Econ Insights: The Left Behind Index
In this series, we look at interesting data sets to uncover hidden insights.
The idea of 'left-behind' places has become a bit of a cliché in recent years, wheeled out to explain Brexit, changing social attitudes and divergent economic outcomes. It is used to describe everywhere from South-East coastal towns, South-Wales mining communities and the deindustrialized North-East.
In order to assess if the idea of 'left-behind' places has much merit I began by constructing an index using local authority level data. The index was composed of 4 measures:
Percentage of working-age population without a degree (NQF Level 3 and below)
Percentage of working age population working in low-skill occupations (6 Caring, leisure and other service, 7 Sales and customer service, 8 Process, plant and machine operatives, 9 Elementary occupations)
Gross Value Added per worker
Median Hourly Wage
Each measure was baselined at 100 by dividing by the maximum value, the positive measures (GVA, median pay) subtracted from 100. All measures were weighted equally. The overall index was constructed by adding the values for each of the 4 measures. Inner London was excluded from the analysis due to its distorting effect.
Note: Hold shift to move around map. Local Authorities in the upper 25th percentile of the index are highlighted in red.
The results can be broken down into rural and urban areas. These have somewhat different characteristics. Rural areas tend to suffer from low productivity and have low median hourly earnings. However, they tend to have relatively higher levels of qualification and lower levels of unskilled employment. This is likely due to the higher numbers of skilled tradespeople associated with agriculture and ancillary businesses. In contrast, urban areas tend to suffer from low skills, low productivity and low wages.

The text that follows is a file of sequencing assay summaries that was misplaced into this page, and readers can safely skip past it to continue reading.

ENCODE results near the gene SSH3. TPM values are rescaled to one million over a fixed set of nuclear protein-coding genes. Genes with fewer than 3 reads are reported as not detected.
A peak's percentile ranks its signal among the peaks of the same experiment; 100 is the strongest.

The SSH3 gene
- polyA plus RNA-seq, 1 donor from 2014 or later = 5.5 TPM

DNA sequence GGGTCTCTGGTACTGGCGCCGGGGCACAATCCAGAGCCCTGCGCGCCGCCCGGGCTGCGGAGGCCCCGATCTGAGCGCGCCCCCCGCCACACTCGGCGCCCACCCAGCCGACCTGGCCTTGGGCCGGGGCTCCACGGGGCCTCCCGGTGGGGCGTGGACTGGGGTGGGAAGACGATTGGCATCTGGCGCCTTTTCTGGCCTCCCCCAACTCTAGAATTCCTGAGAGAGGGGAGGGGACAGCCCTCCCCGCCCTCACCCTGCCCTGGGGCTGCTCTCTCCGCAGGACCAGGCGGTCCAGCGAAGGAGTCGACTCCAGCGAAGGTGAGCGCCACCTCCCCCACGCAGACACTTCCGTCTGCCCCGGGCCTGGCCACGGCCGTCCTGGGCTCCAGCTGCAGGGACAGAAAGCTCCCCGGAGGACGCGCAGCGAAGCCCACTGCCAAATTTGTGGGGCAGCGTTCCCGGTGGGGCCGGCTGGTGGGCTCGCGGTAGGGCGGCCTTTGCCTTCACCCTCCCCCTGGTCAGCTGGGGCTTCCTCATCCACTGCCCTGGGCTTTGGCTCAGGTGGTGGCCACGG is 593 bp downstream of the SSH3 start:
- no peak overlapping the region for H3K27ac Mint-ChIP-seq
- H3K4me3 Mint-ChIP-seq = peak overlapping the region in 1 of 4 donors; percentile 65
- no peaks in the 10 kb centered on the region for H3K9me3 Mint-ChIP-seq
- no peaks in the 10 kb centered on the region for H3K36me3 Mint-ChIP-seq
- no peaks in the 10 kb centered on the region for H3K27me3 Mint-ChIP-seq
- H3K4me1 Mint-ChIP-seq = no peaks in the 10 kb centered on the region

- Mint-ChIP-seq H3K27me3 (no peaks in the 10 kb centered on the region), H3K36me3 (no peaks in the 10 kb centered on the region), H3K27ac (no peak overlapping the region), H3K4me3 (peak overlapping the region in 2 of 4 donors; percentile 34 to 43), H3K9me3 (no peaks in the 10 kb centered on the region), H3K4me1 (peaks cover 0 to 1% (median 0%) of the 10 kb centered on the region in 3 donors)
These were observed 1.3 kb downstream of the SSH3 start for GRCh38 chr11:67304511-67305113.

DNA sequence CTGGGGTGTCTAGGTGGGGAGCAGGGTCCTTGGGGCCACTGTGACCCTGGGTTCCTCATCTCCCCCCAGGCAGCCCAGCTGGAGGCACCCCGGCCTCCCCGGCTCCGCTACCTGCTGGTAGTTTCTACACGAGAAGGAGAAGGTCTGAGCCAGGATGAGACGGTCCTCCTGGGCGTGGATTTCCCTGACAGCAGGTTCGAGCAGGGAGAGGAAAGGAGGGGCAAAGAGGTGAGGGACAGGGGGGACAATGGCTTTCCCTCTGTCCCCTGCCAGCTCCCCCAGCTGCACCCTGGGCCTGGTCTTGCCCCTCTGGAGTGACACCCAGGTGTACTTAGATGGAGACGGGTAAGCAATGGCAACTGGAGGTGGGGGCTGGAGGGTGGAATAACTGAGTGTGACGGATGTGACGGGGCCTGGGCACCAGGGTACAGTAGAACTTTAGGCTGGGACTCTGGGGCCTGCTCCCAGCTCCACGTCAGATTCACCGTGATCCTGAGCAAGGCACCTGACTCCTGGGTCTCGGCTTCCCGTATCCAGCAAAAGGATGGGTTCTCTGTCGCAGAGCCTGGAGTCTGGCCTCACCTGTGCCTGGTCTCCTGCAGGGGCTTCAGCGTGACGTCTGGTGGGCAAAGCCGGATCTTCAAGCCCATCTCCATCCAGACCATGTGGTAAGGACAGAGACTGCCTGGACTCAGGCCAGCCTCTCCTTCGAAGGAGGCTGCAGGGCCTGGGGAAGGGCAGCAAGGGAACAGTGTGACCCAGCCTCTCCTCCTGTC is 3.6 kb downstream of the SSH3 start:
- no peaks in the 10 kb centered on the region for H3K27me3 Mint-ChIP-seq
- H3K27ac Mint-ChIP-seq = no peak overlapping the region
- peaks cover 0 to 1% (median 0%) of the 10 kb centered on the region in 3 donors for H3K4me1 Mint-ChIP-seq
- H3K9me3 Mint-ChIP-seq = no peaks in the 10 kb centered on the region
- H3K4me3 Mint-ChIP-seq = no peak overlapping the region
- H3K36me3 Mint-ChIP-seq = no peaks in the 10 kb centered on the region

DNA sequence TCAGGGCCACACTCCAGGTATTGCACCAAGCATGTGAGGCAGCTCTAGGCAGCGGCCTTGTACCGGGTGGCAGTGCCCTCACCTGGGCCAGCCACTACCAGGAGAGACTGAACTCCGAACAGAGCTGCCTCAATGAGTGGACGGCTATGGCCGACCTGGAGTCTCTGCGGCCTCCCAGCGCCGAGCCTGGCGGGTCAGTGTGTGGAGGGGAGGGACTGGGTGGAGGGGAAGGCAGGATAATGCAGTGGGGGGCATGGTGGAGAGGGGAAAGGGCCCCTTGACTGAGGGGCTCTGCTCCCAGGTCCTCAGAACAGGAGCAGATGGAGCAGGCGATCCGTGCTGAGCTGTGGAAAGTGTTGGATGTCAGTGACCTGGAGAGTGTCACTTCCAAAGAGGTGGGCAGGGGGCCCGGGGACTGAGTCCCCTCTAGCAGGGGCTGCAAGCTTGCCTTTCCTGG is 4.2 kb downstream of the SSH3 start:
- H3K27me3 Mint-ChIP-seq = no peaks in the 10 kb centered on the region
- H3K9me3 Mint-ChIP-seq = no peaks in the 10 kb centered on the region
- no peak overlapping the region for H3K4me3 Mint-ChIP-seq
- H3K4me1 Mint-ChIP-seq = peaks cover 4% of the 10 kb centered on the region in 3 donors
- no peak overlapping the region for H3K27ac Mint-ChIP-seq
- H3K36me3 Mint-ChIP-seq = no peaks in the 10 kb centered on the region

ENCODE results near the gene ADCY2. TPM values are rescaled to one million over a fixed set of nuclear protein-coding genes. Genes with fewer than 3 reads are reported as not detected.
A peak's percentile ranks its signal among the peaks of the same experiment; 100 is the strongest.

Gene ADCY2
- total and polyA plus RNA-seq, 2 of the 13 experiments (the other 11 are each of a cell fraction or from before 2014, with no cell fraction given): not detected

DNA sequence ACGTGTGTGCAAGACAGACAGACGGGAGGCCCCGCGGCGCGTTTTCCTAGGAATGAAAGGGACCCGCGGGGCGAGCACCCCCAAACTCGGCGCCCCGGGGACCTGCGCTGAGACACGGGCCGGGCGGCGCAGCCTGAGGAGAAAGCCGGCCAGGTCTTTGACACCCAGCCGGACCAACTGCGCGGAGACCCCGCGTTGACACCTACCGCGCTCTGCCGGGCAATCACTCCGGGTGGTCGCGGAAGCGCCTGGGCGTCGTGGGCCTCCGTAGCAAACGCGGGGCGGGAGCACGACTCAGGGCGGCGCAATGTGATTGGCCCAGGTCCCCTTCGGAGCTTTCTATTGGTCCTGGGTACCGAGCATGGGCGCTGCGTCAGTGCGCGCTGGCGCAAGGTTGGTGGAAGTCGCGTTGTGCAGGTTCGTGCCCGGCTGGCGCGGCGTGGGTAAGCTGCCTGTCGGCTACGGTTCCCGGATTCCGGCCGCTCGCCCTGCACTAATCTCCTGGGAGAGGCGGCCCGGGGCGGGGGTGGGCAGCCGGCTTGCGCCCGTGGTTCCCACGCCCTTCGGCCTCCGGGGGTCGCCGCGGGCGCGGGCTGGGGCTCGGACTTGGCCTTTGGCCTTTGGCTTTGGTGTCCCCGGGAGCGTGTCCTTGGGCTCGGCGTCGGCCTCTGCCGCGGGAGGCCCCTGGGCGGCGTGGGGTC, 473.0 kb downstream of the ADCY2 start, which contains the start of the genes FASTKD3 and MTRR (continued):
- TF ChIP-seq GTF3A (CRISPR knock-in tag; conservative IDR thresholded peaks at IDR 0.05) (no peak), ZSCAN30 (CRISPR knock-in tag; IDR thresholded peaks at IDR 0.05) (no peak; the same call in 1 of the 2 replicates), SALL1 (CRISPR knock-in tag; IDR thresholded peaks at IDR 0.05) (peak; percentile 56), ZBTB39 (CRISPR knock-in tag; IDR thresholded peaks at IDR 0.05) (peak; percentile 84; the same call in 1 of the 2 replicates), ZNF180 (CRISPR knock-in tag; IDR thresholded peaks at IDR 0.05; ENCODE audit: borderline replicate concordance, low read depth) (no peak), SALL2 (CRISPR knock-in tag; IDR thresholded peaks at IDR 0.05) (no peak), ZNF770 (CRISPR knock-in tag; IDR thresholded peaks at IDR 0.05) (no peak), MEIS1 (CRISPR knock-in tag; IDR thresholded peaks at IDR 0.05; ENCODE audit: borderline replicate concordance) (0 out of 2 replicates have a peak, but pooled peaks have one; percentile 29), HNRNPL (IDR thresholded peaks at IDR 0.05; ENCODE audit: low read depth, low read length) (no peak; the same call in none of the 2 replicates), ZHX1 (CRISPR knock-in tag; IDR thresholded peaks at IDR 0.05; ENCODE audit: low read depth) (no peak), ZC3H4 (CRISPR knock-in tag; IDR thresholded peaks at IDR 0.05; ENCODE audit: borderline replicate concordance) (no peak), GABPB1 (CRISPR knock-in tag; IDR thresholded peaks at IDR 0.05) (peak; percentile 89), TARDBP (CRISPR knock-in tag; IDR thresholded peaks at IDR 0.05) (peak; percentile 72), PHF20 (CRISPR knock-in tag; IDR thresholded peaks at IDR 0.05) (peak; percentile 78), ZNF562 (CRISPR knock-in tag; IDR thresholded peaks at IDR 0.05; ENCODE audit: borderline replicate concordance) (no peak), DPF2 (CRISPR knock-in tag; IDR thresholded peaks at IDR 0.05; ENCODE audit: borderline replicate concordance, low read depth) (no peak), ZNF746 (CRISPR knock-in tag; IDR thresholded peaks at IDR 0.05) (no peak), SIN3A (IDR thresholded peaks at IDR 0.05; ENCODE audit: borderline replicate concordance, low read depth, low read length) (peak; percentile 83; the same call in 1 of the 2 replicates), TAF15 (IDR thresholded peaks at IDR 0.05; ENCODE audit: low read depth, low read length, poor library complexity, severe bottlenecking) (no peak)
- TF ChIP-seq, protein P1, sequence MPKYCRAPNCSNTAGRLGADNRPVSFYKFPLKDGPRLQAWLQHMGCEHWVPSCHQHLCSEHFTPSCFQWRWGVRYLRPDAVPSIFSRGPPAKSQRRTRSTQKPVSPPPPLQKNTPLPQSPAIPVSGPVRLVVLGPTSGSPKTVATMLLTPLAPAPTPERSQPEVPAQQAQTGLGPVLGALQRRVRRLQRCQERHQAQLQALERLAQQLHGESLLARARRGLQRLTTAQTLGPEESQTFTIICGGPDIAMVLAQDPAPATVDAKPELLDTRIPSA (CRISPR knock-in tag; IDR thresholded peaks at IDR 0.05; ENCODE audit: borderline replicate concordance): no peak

It may be more appropriate to think of 'left-behind' places as an urban phenomenon given the differences between rural and urban economies. Filtering out rural areas leaves a patchwork of coastal towns along the south and east coast, a cluster of red in the ex-mining communities of South Wales along with several towns in the Midlands. Moving north, a thick belt of ex industrial and mining towns stretches across South Yorkshire and Lancashire, with a similar picture in the North East.
Urban 'Left-Behind' Places
Why do these areas under perform economically?
Many of these towns had an industrial past followed by rapid deindustrialisation in the 1980s. Without those anchor 'export-led' industries demand for local services declined and the local economy fell into a depression. Those who have skills and qualifications, especially the young, migrated to more prosperous areas leaving those with fewer skills. This process of residualisation only acted to make the areas even less attractive to potential businesses.
Over time high-levels of unemployment gave way to low skilled work. Firms established warehouses and distribution centres employing large amounts of unskilled workers on minimum wage in poor quality jobs.
Economic development is highly path dependent, without attracting strong dynamic businesses which both create demand for and generate human capital many of these areas will struggle to escape the low skill-low productivity-low wage trap.
Is there anything governments can do? The short answer is no, not really. High-value knowledge-based industries require a highly skilled workforce and benefit enormously from agglomeration externalities associated with locating in a thriving, dense urban cluster. The dynamics of the manufacturing in the era of globalisation have not fundamentally changed since 1980's. For the UK to compete in manufacturing we have to produce high-value, precision manufactured products, these firms are employing engineers and skilled technicians not low skill labour. Whilst any opportunities to generate high-value jobs should be taken it is important to recognise the structural forces which limit the long-term economic potential of many of these towns.